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Partial modeling

Refinery allow precisely expressing unknown, uncertain or even contradictory information using four-valued logic. During model generation, unknown aspects of the partial model get refined into concrete (true or false) facts until the generated model is completed, or a contradiction is reached.

The Belnap–Dunn four-valued logic supports the following truth values:

  • true values correspond to facts known about the model, e.g., that a node is the instance of a given class or there is a reference between two nodes.
  • false values correspond to facts that are known not to hold, e.g., that a node is not an instance of a given class or there is no reference between two nodes.
  • unknown values express uncertain properties and design decisions yet to be made. During model refinement, unknown values are gradually replaced with true and false values until a consistent and concrete model is derived.
  • error values represent contradictions and validation failures in the model. One a model contains an error value, it can’t be refined into a consistent model anymore.


Assertions express facts about a partial model. An assertion is formed by a symbol and an argument list of nodes in parentheses. Possible symbols include classes, references, and predicates. Nodes appearing in the argument list are automatically added to the model.

A negative assertion with a false truth value is indicated by prefixing it with !.

Consider the following metamodel:

class Region {
contains Vertex[] vertices
class Vertex.
class State extends Vertex.

Along with the following set of assertions:

vertices(r1, v1).
vertices(r1, v2).
!vertices(Region::new, v1).
!vertices(Region::new, v2).

It is true that r1 is an instance of the class Region, while v1 and v2 are instances of the class Vertex. We also assert that v2 is not an instance of the class State, but it is unknown whether v1 is an instance of the class State. Types that are unknown are shown in a lighter color and with an outlined icon.

It is true that there is a vertices reference between r1 and v1, as well as r1 and v2, but there is no such reference from Region::new to the same vertices. As no information is provided, it is unknown whether State::new is a vertex of any Region instance. References that are unknown are shown in a lighter color and with a dashed line.


Refinery can automatically infer some facts about the partial model based on the provided assertions by information propagation. The set of assertions in the example above is equivalent to the following:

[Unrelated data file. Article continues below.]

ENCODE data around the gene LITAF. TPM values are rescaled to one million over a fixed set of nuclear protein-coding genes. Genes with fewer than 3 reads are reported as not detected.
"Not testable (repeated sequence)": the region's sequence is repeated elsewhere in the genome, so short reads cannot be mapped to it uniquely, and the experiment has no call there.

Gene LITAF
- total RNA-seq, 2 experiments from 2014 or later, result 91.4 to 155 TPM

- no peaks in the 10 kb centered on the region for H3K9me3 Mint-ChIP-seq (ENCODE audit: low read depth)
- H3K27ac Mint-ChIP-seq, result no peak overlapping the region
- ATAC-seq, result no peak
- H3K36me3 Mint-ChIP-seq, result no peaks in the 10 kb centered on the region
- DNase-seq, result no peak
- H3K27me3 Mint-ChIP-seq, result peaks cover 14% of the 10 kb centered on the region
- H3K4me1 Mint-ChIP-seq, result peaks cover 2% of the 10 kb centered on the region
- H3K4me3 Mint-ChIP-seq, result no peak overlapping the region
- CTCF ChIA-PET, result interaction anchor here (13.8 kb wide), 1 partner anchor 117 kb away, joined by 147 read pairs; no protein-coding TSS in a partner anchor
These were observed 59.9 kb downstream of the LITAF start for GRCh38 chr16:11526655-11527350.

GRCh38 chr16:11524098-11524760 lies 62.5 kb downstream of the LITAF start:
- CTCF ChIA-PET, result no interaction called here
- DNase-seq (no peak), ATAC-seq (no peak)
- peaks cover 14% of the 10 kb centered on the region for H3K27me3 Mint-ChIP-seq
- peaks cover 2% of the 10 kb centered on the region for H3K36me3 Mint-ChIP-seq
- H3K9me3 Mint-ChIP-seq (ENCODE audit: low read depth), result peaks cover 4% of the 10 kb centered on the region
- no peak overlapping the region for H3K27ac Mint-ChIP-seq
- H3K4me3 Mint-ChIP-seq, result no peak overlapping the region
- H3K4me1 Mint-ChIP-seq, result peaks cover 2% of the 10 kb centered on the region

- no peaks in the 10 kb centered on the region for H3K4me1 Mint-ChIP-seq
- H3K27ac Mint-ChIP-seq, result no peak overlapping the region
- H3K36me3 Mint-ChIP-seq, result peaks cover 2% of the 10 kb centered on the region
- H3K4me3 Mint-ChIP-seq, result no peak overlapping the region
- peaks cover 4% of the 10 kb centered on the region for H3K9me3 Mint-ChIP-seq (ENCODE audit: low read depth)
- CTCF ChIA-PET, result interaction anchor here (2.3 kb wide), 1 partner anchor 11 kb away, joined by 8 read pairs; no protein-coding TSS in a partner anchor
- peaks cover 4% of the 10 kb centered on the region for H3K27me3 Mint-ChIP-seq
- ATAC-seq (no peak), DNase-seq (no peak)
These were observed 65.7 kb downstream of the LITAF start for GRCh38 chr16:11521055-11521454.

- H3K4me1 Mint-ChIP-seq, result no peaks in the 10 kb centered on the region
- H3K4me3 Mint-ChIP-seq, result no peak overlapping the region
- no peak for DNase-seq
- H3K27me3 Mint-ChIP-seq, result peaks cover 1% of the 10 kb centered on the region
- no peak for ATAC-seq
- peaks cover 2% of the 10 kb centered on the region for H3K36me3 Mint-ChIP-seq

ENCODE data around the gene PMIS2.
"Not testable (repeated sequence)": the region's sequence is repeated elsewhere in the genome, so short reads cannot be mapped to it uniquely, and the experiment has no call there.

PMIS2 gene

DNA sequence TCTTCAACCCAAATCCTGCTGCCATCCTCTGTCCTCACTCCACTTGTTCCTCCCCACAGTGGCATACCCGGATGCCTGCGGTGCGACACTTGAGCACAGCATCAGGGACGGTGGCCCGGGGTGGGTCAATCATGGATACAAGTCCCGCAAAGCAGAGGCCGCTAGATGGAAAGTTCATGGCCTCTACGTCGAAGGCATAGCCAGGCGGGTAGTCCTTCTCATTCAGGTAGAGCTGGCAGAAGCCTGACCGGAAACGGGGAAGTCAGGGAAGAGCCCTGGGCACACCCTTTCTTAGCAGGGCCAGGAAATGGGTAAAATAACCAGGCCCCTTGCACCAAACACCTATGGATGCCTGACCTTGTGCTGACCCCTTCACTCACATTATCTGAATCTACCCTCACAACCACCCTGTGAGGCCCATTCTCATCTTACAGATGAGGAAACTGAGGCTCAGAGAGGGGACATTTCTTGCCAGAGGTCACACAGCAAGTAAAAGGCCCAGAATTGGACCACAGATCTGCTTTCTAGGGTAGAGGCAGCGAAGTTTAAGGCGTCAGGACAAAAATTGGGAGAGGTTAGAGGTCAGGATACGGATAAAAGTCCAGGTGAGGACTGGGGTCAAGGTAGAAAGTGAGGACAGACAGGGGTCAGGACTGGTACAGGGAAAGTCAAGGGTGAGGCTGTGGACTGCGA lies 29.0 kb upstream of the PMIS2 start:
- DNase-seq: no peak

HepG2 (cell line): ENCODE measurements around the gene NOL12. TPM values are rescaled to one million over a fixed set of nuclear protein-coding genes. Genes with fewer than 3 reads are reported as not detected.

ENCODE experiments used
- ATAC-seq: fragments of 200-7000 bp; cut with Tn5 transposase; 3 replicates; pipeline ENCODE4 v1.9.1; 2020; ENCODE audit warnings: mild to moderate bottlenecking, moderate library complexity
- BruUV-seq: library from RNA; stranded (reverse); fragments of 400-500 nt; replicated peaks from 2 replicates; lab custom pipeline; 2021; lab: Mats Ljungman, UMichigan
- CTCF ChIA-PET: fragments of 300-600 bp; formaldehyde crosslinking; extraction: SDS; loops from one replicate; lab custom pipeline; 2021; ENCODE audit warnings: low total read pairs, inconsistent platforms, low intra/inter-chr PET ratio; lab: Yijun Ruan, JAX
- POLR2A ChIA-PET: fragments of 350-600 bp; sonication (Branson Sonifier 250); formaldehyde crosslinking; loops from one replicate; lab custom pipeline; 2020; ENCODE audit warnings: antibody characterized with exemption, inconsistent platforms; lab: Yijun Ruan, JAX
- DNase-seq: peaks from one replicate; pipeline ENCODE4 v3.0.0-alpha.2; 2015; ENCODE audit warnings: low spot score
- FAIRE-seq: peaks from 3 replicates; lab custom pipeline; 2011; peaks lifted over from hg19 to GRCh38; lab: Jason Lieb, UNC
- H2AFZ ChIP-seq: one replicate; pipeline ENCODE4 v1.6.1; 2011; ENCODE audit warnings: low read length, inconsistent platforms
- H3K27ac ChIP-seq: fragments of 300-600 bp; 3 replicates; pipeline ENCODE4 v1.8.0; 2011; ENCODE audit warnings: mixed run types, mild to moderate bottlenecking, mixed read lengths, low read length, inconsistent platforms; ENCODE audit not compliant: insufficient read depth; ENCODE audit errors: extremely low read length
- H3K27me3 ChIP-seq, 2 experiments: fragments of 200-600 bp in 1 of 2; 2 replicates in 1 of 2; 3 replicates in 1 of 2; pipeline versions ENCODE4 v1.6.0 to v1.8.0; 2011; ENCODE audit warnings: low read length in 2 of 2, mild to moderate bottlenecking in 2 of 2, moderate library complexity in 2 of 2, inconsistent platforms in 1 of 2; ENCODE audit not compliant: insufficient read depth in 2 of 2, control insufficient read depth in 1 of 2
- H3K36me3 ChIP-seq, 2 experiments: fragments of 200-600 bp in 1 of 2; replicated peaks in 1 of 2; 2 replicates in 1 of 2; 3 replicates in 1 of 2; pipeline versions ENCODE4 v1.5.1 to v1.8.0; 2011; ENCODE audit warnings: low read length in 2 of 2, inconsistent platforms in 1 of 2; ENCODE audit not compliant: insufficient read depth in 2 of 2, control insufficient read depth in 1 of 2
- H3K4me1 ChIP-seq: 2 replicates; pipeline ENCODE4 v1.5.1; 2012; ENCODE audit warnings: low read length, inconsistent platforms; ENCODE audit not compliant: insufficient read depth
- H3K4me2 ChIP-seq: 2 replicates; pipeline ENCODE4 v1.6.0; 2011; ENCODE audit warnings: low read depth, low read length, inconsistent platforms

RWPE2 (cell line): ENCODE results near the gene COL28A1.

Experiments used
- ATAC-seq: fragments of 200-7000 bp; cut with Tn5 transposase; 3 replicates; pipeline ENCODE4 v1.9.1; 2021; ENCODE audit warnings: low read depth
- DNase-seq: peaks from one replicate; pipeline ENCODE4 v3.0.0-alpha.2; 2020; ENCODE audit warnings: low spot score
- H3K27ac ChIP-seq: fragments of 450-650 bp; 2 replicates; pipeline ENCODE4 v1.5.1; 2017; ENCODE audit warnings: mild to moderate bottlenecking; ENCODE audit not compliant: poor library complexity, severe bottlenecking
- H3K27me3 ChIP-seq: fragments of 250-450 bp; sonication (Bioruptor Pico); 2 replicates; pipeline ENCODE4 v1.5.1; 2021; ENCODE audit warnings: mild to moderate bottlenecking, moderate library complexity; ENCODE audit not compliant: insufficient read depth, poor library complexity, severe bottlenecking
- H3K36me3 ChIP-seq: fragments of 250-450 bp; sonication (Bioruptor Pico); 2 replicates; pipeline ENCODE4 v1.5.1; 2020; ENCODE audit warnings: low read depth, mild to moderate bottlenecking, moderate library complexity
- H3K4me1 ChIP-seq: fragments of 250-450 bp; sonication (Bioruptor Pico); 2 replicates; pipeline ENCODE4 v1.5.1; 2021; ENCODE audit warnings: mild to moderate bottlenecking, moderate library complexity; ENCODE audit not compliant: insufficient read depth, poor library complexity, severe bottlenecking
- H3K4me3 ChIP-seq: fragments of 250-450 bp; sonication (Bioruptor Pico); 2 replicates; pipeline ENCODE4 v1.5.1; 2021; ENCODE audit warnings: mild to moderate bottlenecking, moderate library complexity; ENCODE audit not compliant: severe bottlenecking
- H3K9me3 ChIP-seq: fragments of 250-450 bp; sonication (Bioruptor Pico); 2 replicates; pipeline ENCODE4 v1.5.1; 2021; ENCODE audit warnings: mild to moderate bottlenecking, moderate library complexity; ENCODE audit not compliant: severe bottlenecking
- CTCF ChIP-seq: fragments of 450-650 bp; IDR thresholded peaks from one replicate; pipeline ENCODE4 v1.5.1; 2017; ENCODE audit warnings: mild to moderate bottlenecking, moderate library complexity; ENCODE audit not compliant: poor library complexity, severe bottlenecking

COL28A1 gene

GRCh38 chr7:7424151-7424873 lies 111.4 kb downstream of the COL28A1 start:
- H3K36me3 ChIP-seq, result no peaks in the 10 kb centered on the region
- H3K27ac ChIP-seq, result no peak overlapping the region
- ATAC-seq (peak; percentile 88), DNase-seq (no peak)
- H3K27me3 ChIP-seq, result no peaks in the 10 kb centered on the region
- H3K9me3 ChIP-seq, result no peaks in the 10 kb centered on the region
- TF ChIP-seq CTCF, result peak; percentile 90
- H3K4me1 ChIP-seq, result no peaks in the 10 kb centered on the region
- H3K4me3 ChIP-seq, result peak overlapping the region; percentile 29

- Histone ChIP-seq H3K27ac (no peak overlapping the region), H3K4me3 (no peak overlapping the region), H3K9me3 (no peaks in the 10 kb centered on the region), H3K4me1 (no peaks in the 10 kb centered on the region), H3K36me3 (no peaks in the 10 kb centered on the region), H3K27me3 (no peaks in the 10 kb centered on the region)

vertices(r1, v1).
vertices(r1, v2).

By the type constraints of the vertices reference, Refinery can infer that r1 is a Region instance and v1 and v2 are Vertex instances. Since State is a subclass of Vertex, it is still unknown whether v1 is a State instance, but v2 is explicitly forbidden from being such by the negative assertion !State(v2). We may omit !vertices(Region::new, v1) and !vertices(Region::new, v2), since v1 and v2 may be a target of only one containment reference.

Contradictory assertions lead to error values in the partial model:


Default assertions

Assertions marked with the default keyword have lower priority that other assertions. They may contain wildcard arguments * to specify information about all nodes in the graph. However, they can be overridden by more specific assertions that are not marked with the default keyword.

To make sure that the reference vertices is false everywhere except where explicitly asserted, we may add a default assertion:

default !vertices(*, *).
vertices(r1, v1).
vertices(r2, v2).
vertices(r3, v3).
?vertices(r1, State::new).

We can prefix an assertion with ? to explicitly assert that some fact about the partial model is unknown. This is useful for overriding negative default assertions.


The special symbols exists and equals control the number of graph nodes represented by an object in a partial model.

By default, exists is true for all objects. An object o with ?exists(o) (i.e., exists(o) explicitly set to unknown) may be removed from the partial model. Therefore, it represents at least 0 graph nodes.

By default, equals is true for its diagonal, i.e., we have equals(o, o) for all object o. For off-diagonal pairs, i.e., (p, q) with p not equal to q, we always have !equals(p, q): distinct objects can never be merged. If we set a diagonal entry to unknown by writing ?equals(o, o), the object o becomes a multi-object: it can be freely split into multiple graph nodes. Therefore, multi-objects represent possibly more than 1 graph nodes.